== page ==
British artist Ed Roberts is a painter of flowers who lives in Gozo. Ed has always been keen to make her work accessible to a wide audience and loves engaging people who enjoy her art. Ed took part in Allura’s 2018 event The Trail, during which the public was invited into more than 50 pop-up open studios hosting Malta-based artists. Ed met the public and demonstrated her techniques alongside three other artists at Portomaso Business Tower.
The Trail: Portomaso Business Tower Album:
Ed paints flowers: not with the delicate watercolours of a botanical illustrator whose accurate lines capture every vein and structural perfection anonymously, instead presenting the flowers she chooses with theatrical flair; covering large-scale canvases with lavish deep colours, fluid brush strokes and an astonishing abstract beauty.
Bold layers highlight the personality of a flower, which she first studies in real life to ‘absorb’ their structure and character. Her sketches are very different from her painted pieces yet draw equal admiration. Small and neat, they have a graphic feel, and for these Ed chooses pantone colours from a set range with a precision almost diametrically opposite to the intuitive approach she uses for mixing acrylics.
Ed uses strong colour and, although the range within each painting tends to be tonal, expect a striking splash of a contrasting colour to add an extra dimension, a dramatic twist or a note of intrigue. “Often I use rich teal, blue, and purples for example, and then I might throw in a sharp yellow, or against fuscias, reds and oranges I’ll use an acidic green”, she explains.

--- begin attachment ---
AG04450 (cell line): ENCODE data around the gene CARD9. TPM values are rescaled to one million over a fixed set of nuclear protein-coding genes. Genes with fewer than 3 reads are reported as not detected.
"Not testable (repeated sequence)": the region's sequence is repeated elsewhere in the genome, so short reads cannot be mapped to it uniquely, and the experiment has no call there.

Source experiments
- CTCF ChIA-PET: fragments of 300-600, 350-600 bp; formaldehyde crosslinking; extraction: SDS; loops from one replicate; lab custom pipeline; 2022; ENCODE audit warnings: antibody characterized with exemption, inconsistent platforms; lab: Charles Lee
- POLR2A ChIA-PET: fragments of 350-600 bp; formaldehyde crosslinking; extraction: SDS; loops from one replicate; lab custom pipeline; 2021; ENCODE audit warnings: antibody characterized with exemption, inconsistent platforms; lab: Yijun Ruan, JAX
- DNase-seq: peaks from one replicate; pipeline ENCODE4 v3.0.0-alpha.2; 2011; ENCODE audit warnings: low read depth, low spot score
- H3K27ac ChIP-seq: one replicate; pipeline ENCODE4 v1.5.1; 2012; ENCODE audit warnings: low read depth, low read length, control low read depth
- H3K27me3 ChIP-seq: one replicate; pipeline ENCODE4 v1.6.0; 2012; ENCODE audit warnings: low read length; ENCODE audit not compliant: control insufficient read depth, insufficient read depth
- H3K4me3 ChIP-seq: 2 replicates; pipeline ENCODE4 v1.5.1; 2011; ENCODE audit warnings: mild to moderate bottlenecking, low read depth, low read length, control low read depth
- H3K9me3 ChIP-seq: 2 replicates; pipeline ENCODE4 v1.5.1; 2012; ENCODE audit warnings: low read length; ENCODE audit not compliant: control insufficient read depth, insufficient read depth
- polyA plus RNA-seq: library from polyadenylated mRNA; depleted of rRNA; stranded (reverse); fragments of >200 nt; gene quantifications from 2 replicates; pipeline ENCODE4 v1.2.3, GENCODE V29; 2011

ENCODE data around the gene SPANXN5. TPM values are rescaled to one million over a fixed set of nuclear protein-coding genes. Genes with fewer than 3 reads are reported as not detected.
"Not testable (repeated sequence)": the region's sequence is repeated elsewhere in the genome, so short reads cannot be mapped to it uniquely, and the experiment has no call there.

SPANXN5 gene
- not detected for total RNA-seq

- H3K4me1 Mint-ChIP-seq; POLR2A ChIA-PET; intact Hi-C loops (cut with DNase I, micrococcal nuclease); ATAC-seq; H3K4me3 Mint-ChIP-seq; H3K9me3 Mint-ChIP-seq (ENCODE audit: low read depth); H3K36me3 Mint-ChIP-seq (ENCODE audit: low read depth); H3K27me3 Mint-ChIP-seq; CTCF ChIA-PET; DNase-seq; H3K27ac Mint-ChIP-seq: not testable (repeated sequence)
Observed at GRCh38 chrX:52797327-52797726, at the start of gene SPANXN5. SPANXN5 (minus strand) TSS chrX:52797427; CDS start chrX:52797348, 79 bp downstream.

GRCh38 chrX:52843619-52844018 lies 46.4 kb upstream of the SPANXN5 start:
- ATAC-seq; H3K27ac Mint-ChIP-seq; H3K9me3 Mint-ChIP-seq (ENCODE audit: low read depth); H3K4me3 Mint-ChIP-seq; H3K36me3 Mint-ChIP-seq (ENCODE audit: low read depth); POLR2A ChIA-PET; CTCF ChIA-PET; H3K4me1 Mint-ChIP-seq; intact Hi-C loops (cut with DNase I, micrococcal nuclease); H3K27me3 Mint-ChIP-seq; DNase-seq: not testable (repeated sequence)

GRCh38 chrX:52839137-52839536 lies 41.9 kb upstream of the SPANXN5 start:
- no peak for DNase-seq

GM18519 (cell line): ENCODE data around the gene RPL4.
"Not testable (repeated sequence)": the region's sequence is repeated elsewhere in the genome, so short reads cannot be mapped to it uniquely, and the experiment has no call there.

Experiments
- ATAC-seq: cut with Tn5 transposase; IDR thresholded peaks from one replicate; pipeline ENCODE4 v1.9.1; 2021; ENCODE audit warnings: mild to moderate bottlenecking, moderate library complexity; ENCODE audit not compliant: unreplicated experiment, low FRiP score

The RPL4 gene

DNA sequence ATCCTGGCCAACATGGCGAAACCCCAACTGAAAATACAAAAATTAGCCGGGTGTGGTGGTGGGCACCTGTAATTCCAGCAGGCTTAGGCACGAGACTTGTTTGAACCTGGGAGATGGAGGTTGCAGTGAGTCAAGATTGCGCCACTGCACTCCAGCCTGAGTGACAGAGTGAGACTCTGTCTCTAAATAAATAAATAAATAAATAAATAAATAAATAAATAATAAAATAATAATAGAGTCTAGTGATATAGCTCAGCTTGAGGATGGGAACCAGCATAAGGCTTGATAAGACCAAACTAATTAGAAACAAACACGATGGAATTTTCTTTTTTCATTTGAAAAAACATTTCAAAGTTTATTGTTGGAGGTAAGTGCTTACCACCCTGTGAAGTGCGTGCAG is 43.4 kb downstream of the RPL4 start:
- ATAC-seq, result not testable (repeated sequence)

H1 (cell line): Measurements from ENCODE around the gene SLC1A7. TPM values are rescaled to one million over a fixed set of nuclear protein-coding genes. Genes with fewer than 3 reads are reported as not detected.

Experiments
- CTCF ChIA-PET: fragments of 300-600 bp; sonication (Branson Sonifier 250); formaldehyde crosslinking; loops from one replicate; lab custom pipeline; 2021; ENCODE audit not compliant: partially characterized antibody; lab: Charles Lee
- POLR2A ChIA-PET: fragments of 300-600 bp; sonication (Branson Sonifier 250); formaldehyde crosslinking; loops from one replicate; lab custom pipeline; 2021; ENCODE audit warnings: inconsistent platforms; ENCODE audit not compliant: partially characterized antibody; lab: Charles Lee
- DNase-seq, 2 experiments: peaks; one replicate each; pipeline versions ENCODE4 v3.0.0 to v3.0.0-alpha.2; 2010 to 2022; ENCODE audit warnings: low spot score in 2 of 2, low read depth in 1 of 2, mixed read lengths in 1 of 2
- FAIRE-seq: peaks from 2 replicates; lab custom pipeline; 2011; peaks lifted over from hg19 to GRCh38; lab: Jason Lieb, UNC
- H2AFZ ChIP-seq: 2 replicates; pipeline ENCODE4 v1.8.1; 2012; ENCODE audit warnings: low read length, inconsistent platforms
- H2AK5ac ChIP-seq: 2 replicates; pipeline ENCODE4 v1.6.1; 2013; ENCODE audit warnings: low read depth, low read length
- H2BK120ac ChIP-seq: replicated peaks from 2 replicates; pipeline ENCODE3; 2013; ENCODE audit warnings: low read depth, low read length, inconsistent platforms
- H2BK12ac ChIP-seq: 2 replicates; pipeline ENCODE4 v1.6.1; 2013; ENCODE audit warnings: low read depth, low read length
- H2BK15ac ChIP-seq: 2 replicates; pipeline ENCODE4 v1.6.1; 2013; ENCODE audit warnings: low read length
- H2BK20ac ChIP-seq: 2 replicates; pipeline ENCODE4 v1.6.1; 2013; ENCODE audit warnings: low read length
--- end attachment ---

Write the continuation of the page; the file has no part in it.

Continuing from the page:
A British-born artist who lives in Kercem, Gozo, Ed fell in love with the island after a six-month stay and then relocated permanently with her family. She has now been in Malta for three years.
“I grew up in SE England with a very English garden with grass and neat borders and a narrow selection of everyday blooms but I loved their intricacy and their colours nonetheless,’ she enthuses. ‘Later, I would visit the world-famous Kew Gardens and other botanical gardens to track down unusual specimens, looking out for colours and layers, forms and reflections that caught my eye. When we moved to Gozo, I was overwhelmed by the wealth and surprising splendour of the flora that I could see on rugged roadsides or growing out of walls and cliffs like the exuberant fennel plant. Or the striking flowers of the pomegranate, the delicate white and pink caper flowers which are each like a magical moment unfurled and then gone, and the incredible bird-of-paradise flower”.
“The light here is also very special – it has an incredible quality, which makes such a difference for painting and brightens your mood: that’s important when you’re working creatively. Painting in sunshine beneath a blue sky I feel as if I’m capturing a wonderful feeling of escapism and freedom for the viewer”.
“I’m currently working on a canvas of the castor oil plant,’ she enthuses, ‘because it seems to almost represent the local culture in plant format! At festa season, crazy fireworks light up the sky over Victoria and the villages with giant spiky splashes of colour and the zany red and pink balls exploding on the castor oil plant remind me of these celebrations. I’ll also do some smaller versions close-up, pulling out details so these finished canvases will be more abstract”.